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I'm trying to provide initial data using 2 sets of fixtures. The first fixture format looks like this.

    "pk": 1,
    "model": "data.Person",
    "fields": {
      "full": "Anna-Varney",
      "num": "I",
      "short": "Anna-Varney"

And I load it in first, and it loads in fine in roughly 1-2 hours. My movie.json format looks like this:

    "pk": 1,
    "model": "data.Film",
    "fields": {
      "date": "2005-08-01",
      "rating": 8.3,
      "actors": [
      "name": "Like a Corpse Standing in Desperation (2005) (V)"

And loading the movies fixture in has taken an extremely long time, it's currently 20 hrs in and my computer is sluggish while it is running. I loaded similar fixtures 2 months ago, except I used MySQL (I'm using Postgres now) and that I've added the date field in my model. When loading the movies fixture into my old MySQL database in the past, it only took 2-3 hours. Is there a way to determine what step the fixture loading part is in or if it has frozen?

For reference my models are:

class PersonManager(models.Manager):
    def get_by_natural_key(self, full):
        return self.get(full=full)

class Person(models.Model):
    objects = PersonManager()
    full = models.CharField(max_length=100,unique = True)
    short = models.CharField(max_length=100)
    num = models.CharField(max_length=5)
    def natural_key(self):
        return (self.full,)

    def __unicode__(self):
        return self.full

class Film(models.Model):
    name = models.TextField()
    date = models.DateField()
    rating = models.DecimalField(max_digits=3 , decimal_places=1)
    actors = models.ManyToManyField('Person')

    def __unicode__(self):
share|improve this question
The first thing I'd try is creating an index on full. The natural key handling has to find the correct Person instance for each film, so it's repeatedly searching on full. – Peter DeGlopper Oct 10 '13 at 22:39
Okay I will try that. If my app heavily uses twitter's typeahead.js with a view that calls an istartswith for the short, should I also make the short an index? – dl8 Oct 10 '13 at 23:52
I'm not sure about that - it would depend on how exactly the istartswith query gets sent to Postgres. – Peter DeGlopper Oct 10 '13 at 23:57

Because Django runs in autocommit mode it asks a database to be really sure that after every single object is created then it would be immediately saved and synced to a physical location on a drive platter. This limits the number of objects saved to the speed of disk platters.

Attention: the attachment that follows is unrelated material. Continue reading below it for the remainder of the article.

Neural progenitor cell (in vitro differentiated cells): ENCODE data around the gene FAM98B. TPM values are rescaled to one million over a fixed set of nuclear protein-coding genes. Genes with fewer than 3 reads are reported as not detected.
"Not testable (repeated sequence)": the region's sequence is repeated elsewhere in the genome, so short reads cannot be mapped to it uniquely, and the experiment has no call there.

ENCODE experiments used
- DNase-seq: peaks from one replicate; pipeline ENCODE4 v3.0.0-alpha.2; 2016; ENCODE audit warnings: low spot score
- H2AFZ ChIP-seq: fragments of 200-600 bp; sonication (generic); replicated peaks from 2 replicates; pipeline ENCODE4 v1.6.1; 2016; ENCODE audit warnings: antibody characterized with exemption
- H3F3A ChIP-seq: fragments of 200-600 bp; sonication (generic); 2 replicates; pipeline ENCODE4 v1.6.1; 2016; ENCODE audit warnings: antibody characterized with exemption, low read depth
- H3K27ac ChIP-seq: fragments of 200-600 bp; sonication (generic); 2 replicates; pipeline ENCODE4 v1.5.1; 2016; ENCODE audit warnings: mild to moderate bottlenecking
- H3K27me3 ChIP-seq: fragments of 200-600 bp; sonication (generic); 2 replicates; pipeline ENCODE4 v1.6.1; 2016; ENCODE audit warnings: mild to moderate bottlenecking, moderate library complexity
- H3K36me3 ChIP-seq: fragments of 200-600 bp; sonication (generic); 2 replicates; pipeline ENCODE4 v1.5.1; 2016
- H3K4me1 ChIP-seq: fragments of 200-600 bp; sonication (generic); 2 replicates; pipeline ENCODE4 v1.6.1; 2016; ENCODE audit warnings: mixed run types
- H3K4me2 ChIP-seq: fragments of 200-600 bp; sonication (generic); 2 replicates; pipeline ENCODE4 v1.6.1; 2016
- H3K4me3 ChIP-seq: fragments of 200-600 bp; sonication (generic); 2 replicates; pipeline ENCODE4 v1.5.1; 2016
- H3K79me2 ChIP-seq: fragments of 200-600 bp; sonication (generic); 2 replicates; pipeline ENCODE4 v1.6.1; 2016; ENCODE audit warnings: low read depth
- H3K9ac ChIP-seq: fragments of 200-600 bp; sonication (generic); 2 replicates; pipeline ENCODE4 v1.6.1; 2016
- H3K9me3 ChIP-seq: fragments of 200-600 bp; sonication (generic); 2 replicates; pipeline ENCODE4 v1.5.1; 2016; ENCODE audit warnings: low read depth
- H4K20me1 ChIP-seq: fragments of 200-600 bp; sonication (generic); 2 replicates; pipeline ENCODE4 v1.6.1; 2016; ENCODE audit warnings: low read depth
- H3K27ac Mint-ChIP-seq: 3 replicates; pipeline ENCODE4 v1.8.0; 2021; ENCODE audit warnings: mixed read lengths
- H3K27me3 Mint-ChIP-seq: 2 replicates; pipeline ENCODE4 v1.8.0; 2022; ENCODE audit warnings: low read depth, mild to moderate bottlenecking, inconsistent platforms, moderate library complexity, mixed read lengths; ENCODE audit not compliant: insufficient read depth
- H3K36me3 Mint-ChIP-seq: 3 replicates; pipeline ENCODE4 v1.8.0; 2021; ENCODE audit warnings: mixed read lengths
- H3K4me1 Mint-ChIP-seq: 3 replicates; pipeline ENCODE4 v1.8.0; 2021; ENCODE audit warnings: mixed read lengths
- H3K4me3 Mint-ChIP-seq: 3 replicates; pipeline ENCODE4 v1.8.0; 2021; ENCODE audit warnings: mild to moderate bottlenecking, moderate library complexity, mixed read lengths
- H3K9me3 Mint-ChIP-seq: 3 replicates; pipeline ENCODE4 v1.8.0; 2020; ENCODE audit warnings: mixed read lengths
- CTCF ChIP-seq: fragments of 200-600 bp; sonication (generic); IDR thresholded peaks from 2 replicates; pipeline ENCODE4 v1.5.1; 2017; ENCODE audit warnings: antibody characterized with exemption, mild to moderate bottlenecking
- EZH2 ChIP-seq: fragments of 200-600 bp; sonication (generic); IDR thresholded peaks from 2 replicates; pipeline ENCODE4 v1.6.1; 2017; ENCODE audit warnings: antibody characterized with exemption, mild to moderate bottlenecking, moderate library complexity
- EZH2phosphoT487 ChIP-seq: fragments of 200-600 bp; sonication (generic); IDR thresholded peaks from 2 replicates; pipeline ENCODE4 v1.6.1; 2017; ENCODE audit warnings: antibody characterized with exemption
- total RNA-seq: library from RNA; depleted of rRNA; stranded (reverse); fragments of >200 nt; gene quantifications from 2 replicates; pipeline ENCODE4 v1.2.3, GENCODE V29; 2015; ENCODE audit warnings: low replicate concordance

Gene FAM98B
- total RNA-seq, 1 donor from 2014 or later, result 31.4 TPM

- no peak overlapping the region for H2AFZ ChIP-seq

You need to use @transaction.atomic decorator or with transaction.atomic(): context manager to allow database to make sure everything is saved safely only once - at the end.

You can read more about transactions in Django documentation.

I'd even recommend setting ATOMIC_REQUESTS to True in database configuration when using PostgreSQL with Django. This way every browser request will automatically be served in one transaction and commited only if a resulting view would be successfully run.

share|improve this answer
Where exactly would I apply these to? The transactions documentation mainly applies them to views, but my issue right now is just trying to load the data into the database via fixtures in the first place. – dl8 Oct 11 '13 at 0:55
I don't know Django very well, but I don't think fixtures are meant for bulk data loading. I think they're saving objects just as I described - one at a time. Maybe setting this ATOMIC_REQUESTS to True in database configuration will make them run in one transaction, and speed it up. – Tometzky Oct 11 '13 at 5:26
I added roughly the same amount of data a month ago except I used MySQL and very slightly different models. The fixtures loaded fine. For some reason changing to Postgres and tweaking the models a bit makes it load very slowly (or freeze while loading). And I don't think ATOMIC_REQUESTS will do anything since that's tied with HTTP Requests, and I'm not dealing with any of that right now, I'm simply trying to load initial data into my database. – dl8 Oct 11 '13 at 9:42
If you can change Postgres parameters in postgresql.conf then you can try to set synchronous_commit option to off and restart database. You're risking loosing some transactions (by default about 1 second) in case of power failure, but will have much faster commits. – Tometzky Oct 11 '13 at 12:42

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